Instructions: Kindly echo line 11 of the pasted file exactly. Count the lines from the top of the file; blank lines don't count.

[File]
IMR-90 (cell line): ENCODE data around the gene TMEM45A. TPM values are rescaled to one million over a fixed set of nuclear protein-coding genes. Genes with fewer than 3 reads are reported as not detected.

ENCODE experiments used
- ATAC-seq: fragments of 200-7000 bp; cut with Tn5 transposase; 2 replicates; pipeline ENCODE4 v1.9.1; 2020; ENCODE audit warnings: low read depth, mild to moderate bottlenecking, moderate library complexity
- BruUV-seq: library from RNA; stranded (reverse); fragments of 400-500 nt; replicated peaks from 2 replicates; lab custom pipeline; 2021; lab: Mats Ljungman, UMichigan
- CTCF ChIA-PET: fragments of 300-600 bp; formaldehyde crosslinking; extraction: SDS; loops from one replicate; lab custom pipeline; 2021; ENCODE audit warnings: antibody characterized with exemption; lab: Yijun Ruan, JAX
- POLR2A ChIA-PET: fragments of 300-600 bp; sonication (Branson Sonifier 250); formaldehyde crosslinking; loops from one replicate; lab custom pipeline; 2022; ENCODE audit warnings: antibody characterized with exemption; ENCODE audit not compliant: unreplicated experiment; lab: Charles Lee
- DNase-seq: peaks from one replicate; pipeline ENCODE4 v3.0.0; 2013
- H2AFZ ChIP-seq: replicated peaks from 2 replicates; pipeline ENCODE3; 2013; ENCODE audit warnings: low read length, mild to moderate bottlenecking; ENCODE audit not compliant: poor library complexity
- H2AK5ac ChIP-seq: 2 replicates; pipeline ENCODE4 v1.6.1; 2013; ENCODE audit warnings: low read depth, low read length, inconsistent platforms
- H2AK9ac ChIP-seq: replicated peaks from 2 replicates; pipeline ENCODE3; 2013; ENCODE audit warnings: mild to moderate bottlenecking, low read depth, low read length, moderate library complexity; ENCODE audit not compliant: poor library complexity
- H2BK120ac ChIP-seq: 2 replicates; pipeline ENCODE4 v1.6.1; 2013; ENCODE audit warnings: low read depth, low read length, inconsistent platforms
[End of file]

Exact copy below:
- H2BK120ac ChIP-seq: 2 replicates; pipeline ENCODE4 v1.6.1; 2013; ENCODE audit warnings: low read depth, low read length, inconsistent platforms